Trying to run just delays the inevitable. (Photo by Jonathan Daniel/Getty Images)
Few things in life produce a harsher reaction from Ohio State fans than referencing the back-to-back National Championship Game losses following the 2006 and 2007 seasons. In addition, fewer things will get under the skin of Ohio State fans faster than SEC fans clamoring, "Herp, derp, the difference was SEC SPEED!" What’s almost impossible for Ohio State fans to admit is that those frustratingly loud people are // gulp // kind of, sort of, right.
Anyone still holding on to the "If Ted Ginn hadn’t been injured it would’ve been a whole lot different" argument, kindly let yourself out and go back to generating other crazy ideas for Les Miles’ brain to subconsciously capture via the shear power of its gravitational pull. Jerry Rice and Randy Moss could have lined up for the Buckeyes that night and it wouldn’t have stopped Troy Smith from begging his slightly-heavier-than-usual frame to remember its fleet-footed former self.
The difference in those two National Championship losses was speed, namely on the defensive line. It’s the reason visual evidence, although largely unnecessary, has become a meme for SEC fans everywhere. Ask Urban Meyer yourself and he’ll tell you the same thing. During his press conference at the Big Ten Media Days, he was asked about it and had this to say:
"The defensive front seven in that conference, in the SEC, is the difference-maker..."
Jim Tressel knew this as well. If you go back to his only National Championship team in ‘02, the defensive front on the team was so loaded that nearly all of them landed on an NFL roster. His best team since those championship game debacles was in 2010, a squad that had a d-line that finally flipped the script on a favored SEC team.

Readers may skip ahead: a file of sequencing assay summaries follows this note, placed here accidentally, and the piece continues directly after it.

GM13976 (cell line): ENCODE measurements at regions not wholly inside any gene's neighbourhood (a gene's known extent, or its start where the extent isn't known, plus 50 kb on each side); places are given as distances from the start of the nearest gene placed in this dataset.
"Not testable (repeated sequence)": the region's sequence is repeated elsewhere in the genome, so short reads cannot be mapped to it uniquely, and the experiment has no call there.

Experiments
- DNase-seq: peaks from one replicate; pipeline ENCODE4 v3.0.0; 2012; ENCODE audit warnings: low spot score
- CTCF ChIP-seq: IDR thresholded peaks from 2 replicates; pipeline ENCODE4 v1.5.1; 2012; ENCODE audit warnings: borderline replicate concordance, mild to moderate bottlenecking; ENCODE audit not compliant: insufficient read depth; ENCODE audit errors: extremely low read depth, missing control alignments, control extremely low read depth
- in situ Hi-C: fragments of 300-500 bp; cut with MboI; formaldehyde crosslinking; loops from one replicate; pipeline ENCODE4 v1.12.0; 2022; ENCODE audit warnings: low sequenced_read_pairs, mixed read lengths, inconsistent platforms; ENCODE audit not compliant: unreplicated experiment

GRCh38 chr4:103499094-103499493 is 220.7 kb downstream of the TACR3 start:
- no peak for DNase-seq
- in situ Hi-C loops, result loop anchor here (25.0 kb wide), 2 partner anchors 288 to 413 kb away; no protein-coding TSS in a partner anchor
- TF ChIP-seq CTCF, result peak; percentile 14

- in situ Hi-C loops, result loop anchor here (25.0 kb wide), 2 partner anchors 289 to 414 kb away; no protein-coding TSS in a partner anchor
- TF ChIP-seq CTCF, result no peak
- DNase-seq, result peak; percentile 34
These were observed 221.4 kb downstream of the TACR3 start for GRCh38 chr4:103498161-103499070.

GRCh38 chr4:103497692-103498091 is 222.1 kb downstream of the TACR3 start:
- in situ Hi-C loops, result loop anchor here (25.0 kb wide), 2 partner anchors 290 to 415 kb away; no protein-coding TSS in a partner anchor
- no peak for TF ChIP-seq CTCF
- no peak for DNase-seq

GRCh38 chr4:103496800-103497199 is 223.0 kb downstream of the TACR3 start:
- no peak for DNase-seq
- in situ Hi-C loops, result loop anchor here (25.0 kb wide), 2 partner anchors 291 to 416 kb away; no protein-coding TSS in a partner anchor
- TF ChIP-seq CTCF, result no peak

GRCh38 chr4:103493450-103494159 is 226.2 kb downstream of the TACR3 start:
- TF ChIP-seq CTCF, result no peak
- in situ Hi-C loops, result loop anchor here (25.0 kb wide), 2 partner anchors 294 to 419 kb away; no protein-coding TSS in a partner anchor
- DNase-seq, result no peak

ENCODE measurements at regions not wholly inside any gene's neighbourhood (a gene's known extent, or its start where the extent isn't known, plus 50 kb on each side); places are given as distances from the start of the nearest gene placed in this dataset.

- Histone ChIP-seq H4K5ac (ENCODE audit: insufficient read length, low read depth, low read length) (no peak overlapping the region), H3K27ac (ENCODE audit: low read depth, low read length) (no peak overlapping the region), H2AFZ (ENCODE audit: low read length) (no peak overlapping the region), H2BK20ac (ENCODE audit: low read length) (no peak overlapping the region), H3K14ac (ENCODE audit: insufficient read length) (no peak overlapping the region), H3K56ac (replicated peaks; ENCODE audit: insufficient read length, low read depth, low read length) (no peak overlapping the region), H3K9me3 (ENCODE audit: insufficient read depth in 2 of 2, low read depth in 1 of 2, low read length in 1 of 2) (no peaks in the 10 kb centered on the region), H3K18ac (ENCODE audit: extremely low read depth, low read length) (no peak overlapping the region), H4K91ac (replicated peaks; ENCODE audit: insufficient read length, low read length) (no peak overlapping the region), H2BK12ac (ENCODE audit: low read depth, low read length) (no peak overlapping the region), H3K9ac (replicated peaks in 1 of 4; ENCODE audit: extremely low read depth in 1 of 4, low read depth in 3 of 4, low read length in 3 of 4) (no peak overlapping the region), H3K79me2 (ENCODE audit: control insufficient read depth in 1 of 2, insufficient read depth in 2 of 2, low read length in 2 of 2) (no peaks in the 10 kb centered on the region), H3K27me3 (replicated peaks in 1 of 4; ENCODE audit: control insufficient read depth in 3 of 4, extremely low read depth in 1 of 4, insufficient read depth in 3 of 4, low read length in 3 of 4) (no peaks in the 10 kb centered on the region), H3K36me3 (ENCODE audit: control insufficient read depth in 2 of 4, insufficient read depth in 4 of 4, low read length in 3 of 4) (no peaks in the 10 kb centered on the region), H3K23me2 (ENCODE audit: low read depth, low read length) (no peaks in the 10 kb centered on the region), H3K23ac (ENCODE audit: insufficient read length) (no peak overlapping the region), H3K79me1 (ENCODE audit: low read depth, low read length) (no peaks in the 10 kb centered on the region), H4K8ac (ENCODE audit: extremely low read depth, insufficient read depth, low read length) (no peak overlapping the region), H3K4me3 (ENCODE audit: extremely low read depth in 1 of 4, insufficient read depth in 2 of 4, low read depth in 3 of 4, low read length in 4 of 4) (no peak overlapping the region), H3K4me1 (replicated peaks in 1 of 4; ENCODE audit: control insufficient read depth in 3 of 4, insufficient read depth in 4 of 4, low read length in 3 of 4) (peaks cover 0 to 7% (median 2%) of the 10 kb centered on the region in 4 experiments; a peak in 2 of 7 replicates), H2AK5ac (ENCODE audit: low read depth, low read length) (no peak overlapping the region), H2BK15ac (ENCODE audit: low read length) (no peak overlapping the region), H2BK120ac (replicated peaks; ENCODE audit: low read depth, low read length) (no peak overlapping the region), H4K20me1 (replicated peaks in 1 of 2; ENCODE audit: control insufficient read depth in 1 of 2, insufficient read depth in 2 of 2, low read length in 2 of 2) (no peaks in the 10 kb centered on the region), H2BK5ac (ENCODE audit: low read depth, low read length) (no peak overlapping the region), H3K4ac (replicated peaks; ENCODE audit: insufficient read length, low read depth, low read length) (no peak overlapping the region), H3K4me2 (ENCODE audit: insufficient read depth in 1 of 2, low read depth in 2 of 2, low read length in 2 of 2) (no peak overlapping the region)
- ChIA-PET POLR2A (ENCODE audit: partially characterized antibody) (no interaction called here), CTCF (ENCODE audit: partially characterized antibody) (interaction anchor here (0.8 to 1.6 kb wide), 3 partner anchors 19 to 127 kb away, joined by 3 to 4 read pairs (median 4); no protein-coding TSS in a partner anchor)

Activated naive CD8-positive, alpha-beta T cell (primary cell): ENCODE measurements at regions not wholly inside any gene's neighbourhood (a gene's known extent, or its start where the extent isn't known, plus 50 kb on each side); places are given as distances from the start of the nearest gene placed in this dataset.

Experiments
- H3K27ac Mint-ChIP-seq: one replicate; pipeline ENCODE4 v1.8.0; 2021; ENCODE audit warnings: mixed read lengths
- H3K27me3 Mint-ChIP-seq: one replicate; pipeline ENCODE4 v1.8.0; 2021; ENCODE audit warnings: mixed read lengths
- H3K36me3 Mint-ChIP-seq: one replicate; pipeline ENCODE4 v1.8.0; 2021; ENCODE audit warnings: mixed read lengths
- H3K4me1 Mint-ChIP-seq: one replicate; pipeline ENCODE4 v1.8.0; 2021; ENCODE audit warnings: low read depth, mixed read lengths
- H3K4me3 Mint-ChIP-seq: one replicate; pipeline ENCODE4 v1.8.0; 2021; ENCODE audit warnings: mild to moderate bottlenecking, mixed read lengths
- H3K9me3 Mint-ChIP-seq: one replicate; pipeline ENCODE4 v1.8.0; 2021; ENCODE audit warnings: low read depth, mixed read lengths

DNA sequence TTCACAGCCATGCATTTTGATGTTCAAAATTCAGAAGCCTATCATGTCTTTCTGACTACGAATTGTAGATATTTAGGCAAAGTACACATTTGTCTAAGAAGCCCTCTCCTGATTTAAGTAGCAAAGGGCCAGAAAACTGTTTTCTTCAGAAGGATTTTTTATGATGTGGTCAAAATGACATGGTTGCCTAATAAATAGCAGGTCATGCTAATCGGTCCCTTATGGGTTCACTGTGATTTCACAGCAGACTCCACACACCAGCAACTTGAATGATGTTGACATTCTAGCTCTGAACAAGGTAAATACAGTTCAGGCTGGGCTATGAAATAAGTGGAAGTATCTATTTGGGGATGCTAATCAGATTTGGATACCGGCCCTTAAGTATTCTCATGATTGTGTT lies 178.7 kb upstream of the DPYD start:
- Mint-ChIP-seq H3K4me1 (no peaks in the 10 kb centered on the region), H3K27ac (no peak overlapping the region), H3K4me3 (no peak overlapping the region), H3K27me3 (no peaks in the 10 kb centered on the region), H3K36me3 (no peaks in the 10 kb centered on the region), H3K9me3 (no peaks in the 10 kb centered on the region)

Look at every BCS National Champion over the last decade and you’ll see that every team had a very good to dominant defensive line. Actually, if you take away Vince Young and the ‘05 Texas Longhorns, no team that claimed a National Championship since 2002 would’ve done so without the stellar performance from their big guys up front.
Fortunately for Buckeye fans, Urban Meyer knows this. He inherited a dominant defensive line at Florida that won him a title in ‘06, and he built another one that got him a second title two years later.
Building a strong d-line has become an absolute necessity for teams vying for a BCS title, and Meyer is already after it at Ohio State. The defensive line was Ohio State’s strongest position before Meyer took over the team, but that didn’t stop him from hitting the recruiting trail to add talent.
In three months, Urban added the top ranked defensive end (Noah Spence), the No. 2 defensive end (Adolphus Washington), the No. 8 defensive end (Se’von Pittman) and the No. 6 ranked defensive tackle (Tommy Schutt). That in itself is an absurd amount of talent, but Meyer kept his foot on the pedal by getting commitments from the No. 4 ranked defensive end (Joey Bosa), the No. 5 ranked defensive tackle (Michael Hill), the No. 12 defensive tackle (Billy Price), and the No. 29 ranked defensive end (Tracy Sprinkle) in this year’s class.
Allow your mind to skip this year and think ahead to 2013. The names listed above will have to fight for playing time with guys like Michael Bennet (one of Ohio State’s best four lineman right now as a sophomore), Jonathan Hankins (if he stays his senior season), Steve Miller (Se’von Pittman’s former high school teammate and four star DE recruit) and a host of others.
If you allow your mind to go one year further, every name listed above could and very well should be on Ohio State’s roster aside from Hankins.
People can complain about Meyer not landing enough "Percy Harvin" types (although I wouldn’t scoff at the playmakers coming Columbus’ way this year), but the most important position group is being recruited with the kind of success that is required if you want to compete for National Championships.
Ohio State fans should get excited about the future of this team because Urban Meyer is building something special.